John Hollinger

Southwest Notes: Ingram, Grizzlies, Barea, D’Antoni

Brandon Ingram‘s 2018/19 season came to an early end in March when he was diagnosed with a blood clot that required thoracic outlet decompression surgery. The health issue derailed perhaps the best stretch of Ingram’s career, as he had averaged 22.5 PPG on .558/.406/.748 shooting in the 17 games leading up to the diagnosis.

However, on Media Day in New Orleans, Ingram told reporters – including Andrew Lopez of ESPN (Twitter link) – that he’s no longer taking medication for his blood clot issue and expects to be healthy going forward.

That’s good news for the young forward and for the Pelicans, who could offer Ingram a rookie scale extension before an October 21 deadline. Head of basketball operations David Griffin acknowledged that possibility on Monday, but said New Orleans wants to see what Ingram looks like on the court with the team before engaging in any extension talks (Twitter link via Will Guillory of The Athletic).

Although the Pelicans should get the opportunity to see Ingram in action in some preseason games, the extension deadline falls before their regular season opener, so it would be a surprise if Griffin and the Pels seriously attempt to lock up the newly-acquired forward long-term before he reaches free agency in 2020.

Here’s more from around the Southwest:

  • Longtime Grizzlies executive John Hollinger has transitioned back into the media world, announcing this week that he has joined The Athletic. When Memphis shook up its front office in the spring, Hollinger was re-assigned to an advisory role, but he has apparently decided he’d rather return to his media roots — he formerly worked for ESPN, where he developed the Player Efficiency Rating (PER) stat.
  • After saying on Monday that he wasn’t ready to fully participate in training camp, Kyle Anderson reversed course and was a full go today, per head coach Taylor Jenkins (Twitter link via Chris Herrington of The Daily Memphian). The Grizzlies‘ forward is recovering from offseason shoulder surgery.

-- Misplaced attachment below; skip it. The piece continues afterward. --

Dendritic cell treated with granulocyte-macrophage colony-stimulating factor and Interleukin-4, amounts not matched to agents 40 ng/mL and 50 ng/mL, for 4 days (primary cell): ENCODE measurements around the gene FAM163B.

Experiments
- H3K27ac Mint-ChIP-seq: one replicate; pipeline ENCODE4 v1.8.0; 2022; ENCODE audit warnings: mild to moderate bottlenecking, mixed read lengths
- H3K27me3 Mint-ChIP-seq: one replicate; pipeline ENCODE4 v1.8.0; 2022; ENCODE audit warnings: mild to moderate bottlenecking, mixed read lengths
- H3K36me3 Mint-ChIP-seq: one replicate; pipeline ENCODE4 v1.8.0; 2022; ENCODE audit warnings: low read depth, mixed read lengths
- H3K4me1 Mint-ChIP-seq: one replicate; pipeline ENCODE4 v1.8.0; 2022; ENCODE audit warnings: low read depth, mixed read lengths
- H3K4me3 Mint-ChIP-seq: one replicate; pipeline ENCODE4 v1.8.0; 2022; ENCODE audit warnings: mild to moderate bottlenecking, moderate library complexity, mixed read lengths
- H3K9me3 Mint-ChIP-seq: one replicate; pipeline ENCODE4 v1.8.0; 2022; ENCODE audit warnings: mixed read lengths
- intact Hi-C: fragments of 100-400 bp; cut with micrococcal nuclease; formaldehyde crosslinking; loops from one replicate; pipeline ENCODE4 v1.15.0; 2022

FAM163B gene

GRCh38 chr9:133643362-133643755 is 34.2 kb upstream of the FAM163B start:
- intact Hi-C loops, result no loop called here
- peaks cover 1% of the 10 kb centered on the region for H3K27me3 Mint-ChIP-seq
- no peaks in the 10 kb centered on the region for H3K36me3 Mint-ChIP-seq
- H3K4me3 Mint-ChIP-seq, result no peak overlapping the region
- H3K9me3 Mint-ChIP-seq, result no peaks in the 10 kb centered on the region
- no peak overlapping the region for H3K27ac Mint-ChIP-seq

• Veteran Mavericks guard J.J. Barea suffered an Achilles tear less than 10 months ago, but he says he “feels great” and doesn’t expect many limitations with the preseason around the corner, writes Callie Caplan of The Dallas Morning News. “I’m going to go,” Barea said. “Depends how I feel [if I] take some shortcuts here and there, but I’m going to try to get ready like normal.”
  • With newly-renewed championship aspirations, an expiring contract, and a former MVP to incorporate into his lineup, Rockets head coach Mike D’Antoni may be facing his biggest challenge yet this season. Kelly Iko of The Athletic explores how D’Antoni is preparing for it.

Grizzlies Fire J.B. Bickerstaff, Re-Assign Chris Wallace

3:44pm: The Grizzlies have sent out a press release officially confirming Bickerstaff’s firing and the front office changes detailed below.

“In order to put our team on the path to sustainable success, it was necessary to change our approach to basketball operations,” Pera said in a statement. “I look forward to a re-energized front office and fresh approach to Memphis Grizzlies basketball under new leadership, while retaining the identity and values that have distinguished our team.

“I want to thank Chris and John for their long-term service and dedication to the Memphis Grizzlies and for their considerable contributions to our past successes, and look forward to their contributions to our future ones. I also want to thank J.B. for his leadership and commitment to our organization in his time as our coach.”

3:01pm: The Grizzlies are shaking up their front office and coaching staff, according to ESPN’s Adrian Wojnarowski, who reports (via Twitter) that the team has dismissed head coach J.B. Bickerstaff and re-assigned head of basketball operations Chris Wallace to the scouting department. VP John Hollinger will also move to a senior advisory role, Wojnarowski adds.

The Grizzlies will promote Jason Wexler to team president and will have him oversee both the basketball operations and business operations for the franchise, reports Wojnarowski (via Twitter). Wexler had previously been the club’s president of business operations.

According to Wojnarowski, Zach Kleiman – previously an assistant GM – will be elevated to executive VP of basketball operations and will take the lead on day-to-day basketball matters. Memphis will launch a search for a new head coach and will also pursue some more experienced basketball executives to join the front office, sources tell Woj (Twitter link).

The news comes just hours after Wallace addressed local media in his end-of-season press conference, telling reporters that he wasn’t particularly concerned about his job security and that Bickerstaff was expected to return for next season.